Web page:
Joke #4 - the Boy Scientist, calculating the ickyness of girls to six decimal places by 1958.

Joke #5 - A Space Platform May Look Something Like This. Also available in black anthracite, brushed aluminum, or chromed finish. Spinners are not recommended for installation on Space Platform.

Joke #6 - Excreting one ingested pound of Uranium equal to excreting 2,600,000 pounds of ingested coal!

Joke #7 - the Boy Scientist, and his 1/1 scale, identical ventriloquist dummy scientist... probably powered by Uranium.

Joke #8 - If it's really the "Finest Gift for Boys", why is there a money back coupon?

Joke #9 - the Virgin Boy Scientist, by John Lewellen

Joke #10 - With uranium, you can lovingly cup in your hand the energy in 2,600,000 pounds of lovingly cupped coal!

Joke #11 - the Boy Scientist, soon developing the Standardized Abdominal Rejection Panel, for a safe clean future of cubed uranium ingestion.

Joke #12 comes to us from the fancy-balled one himself. Thanks to Misterfancyhotballs_2! - Joke #12 - Introduction to Wonderful Worlds for Young Conjoined Americans who enjoy being hand-fed Uranium!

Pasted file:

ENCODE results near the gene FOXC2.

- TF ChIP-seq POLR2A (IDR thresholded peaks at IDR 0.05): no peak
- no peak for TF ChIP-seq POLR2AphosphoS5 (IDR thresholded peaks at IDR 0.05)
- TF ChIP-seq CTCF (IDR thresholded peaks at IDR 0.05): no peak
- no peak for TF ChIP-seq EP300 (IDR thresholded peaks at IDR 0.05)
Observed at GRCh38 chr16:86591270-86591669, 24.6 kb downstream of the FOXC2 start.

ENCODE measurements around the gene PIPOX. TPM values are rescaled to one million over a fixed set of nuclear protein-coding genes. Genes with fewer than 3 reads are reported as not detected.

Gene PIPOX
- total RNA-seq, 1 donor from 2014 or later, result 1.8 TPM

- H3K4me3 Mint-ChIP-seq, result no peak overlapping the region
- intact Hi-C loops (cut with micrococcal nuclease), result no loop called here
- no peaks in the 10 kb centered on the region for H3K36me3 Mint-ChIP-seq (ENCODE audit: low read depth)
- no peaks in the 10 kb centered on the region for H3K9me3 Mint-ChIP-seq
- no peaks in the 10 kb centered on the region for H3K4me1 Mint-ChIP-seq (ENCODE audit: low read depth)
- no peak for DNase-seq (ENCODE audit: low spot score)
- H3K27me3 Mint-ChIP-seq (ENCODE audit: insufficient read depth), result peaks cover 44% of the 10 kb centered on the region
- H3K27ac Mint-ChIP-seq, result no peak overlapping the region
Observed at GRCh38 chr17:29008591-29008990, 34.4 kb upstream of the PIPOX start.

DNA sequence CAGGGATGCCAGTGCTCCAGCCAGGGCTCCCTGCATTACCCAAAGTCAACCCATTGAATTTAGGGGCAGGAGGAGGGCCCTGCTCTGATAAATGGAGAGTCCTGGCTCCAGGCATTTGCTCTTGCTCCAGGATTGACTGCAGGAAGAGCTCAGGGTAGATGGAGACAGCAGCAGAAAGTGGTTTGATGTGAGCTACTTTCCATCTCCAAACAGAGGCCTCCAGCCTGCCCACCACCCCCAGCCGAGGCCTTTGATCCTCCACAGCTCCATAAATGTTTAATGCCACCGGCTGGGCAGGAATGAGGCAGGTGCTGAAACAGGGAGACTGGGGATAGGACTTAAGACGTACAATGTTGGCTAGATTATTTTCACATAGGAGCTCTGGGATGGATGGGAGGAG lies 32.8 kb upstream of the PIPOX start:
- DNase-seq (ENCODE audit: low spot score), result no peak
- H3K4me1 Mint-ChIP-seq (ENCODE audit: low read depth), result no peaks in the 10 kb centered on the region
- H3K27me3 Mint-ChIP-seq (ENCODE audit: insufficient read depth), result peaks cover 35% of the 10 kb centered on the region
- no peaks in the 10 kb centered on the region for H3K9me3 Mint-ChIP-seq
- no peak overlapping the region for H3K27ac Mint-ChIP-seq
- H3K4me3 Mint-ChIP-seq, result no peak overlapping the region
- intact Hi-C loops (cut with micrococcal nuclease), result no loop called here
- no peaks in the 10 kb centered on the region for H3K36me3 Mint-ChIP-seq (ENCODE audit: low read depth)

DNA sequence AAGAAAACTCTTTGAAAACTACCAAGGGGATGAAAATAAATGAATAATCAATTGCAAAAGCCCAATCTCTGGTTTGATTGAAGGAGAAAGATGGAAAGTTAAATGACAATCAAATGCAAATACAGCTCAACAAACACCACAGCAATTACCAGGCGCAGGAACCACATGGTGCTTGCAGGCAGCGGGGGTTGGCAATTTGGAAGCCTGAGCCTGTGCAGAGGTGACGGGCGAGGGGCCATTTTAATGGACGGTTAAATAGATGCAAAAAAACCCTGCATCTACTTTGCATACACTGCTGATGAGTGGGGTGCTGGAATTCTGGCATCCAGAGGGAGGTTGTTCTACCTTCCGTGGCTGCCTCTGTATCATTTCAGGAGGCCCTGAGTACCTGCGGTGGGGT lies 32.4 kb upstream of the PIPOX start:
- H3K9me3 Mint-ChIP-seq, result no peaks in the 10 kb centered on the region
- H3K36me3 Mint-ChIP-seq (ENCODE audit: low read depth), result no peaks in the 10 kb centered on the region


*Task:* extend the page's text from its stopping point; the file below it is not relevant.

[Commenter jokes will be added to the post.  Mgmt.]


Diesel Training - Give us a big hand.

Diesel and heavy Equipment are expanding industry. If you have mechanical aptitude, or are several hundred feet tall, write for free information. Please use giant tweezers to fill in form with tiny, normal-sized pen. Allow two normal-sized weeks for delivery.

If you have mechanical aptitude, also write for free information "Giant Tweezer Manufacturing Training Service", which is a coincidentally expanding industry.

If you have attractive hands, also see ad on pg 64 "Scale Model Cupping and Caressing Training Service".

If you are normal sized and have tiny mechanical aptitude, write for free information "Inexplicably Small Machine Repair", which is an expanding industry, though you'd never guess because they're so inexplicably small.

Click for big.


Sergeant's Worm-Away - He's gotta have it!

Aaah, simpler times. Time was, you could run a picture like this without people getting the wrong idea.